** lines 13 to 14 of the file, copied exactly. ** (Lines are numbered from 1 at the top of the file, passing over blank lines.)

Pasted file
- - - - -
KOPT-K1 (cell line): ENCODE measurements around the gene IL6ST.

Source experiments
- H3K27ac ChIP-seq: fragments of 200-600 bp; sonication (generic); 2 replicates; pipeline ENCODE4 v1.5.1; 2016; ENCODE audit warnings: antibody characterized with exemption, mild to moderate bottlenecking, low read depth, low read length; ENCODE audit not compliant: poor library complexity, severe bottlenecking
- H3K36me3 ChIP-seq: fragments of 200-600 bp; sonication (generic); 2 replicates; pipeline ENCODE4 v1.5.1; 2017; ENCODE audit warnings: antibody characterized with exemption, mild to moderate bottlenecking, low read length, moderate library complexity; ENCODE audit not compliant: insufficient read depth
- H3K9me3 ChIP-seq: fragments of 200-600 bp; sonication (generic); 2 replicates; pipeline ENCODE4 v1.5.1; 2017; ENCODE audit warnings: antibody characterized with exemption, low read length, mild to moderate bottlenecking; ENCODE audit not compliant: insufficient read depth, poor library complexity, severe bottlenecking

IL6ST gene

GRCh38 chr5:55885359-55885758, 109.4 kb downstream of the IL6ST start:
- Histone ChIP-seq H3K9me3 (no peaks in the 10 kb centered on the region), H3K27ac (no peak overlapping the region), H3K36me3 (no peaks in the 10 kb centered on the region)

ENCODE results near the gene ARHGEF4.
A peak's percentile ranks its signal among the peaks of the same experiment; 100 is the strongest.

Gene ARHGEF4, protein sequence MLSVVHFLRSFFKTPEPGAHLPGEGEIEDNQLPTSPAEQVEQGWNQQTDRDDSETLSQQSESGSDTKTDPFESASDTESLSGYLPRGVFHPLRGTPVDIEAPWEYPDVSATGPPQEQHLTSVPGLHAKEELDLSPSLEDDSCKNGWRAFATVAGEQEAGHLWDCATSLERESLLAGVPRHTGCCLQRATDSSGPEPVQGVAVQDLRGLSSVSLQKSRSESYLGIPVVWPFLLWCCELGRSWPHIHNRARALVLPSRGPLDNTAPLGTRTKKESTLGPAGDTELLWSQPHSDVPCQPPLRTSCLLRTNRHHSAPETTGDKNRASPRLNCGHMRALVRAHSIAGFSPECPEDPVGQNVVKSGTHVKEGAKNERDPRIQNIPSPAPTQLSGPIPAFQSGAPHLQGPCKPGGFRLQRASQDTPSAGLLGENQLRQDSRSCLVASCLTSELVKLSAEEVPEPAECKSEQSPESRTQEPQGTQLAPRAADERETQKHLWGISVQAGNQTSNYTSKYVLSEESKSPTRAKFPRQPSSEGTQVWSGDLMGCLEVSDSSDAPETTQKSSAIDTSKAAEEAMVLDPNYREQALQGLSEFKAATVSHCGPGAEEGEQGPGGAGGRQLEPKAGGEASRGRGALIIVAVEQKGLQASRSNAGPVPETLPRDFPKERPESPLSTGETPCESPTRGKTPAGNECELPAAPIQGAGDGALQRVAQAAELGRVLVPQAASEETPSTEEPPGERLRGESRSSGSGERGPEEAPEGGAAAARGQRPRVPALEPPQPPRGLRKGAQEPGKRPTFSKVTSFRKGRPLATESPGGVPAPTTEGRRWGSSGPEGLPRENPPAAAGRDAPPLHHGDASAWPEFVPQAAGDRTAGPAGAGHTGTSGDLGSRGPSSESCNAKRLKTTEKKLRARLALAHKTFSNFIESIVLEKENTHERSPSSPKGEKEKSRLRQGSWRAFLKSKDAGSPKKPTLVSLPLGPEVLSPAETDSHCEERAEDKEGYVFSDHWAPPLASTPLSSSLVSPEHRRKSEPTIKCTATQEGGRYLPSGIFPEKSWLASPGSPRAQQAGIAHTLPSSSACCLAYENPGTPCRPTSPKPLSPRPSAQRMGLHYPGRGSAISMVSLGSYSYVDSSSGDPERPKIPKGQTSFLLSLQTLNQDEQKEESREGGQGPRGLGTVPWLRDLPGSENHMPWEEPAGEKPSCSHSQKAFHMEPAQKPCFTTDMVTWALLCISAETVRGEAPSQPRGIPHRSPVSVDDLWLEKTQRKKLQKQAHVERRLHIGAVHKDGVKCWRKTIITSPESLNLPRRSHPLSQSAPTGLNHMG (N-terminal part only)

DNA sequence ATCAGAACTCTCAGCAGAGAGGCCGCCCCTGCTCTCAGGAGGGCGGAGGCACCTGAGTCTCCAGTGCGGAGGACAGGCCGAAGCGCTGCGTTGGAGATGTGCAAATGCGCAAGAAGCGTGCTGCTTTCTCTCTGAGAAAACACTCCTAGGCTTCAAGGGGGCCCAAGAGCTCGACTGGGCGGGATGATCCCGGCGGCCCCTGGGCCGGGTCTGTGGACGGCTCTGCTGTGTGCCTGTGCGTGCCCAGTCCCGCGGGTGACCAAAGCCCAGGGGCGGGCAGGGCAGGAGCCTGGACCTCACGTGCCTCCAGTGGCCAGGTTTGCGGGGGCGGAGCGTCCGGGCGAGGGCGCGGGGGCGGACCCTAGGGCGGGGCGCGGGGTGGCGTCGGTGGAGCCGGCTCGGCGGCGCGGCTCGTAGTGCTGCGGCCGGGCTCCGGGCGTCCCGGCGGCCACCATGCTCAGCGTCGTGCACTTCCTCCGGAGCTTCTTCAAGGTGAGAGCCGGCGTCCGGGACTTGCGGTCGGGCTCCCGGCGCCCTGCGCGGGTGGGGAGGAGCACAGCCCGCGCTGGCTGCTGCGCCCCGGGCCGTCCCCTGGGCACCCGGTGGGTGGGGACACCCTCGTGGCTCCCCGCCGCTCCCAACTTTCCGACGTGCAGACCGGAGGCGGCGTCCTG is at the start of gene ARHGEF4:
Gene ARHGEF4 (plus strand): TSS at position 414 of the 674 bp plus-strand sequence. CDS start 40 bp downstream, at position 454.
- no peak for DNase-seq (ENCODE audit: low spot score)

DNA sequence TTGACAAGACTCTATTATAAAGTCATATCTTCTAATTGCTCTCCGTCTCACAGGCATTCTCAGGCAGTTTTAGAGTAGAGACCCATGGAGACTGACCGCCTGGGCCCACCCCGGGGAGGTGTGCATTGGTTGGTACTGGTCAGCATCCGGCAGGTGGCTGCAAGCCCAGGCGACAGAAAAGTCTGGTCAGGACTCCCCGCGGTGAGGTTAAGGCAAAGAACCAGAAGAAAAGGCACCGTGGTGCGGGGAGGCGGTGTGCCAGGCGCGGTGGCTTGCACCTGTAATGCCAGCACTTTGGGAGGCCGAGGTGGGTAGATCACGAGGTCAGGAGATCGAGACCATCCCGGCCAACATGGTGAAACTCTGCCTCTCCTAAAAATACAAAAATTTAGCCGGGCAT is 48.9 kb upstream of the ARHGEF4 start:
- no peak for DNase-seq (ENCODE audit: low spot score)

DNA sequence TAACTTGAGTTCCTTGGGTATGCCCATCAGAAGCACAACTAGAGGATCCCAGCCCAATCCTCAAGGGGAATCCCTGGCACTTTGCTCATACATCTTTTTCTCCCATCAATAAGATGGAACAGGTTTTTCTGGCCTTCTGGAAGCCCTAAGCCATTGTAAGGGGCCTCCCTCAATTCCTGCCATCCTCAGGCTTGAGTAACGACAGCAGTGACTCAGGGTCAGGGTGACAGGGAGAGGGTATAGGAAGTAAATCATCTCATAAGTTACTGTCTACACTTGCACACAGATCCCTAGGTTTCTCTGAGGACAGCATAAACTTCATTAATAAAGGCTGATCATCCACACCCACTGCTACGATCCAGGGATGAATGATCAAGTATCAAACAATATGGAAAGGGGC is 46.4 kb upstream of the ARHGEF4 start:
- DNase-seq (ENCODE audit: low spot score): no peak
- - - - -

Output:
Gene ARHGEF4 (plus strand): TSS at position 414 of the 674 bp plus-strand sequence. CDS start 40 bp downstream, at position 454.
- no peak for DNase-seq (ENCODE audit: low spot score)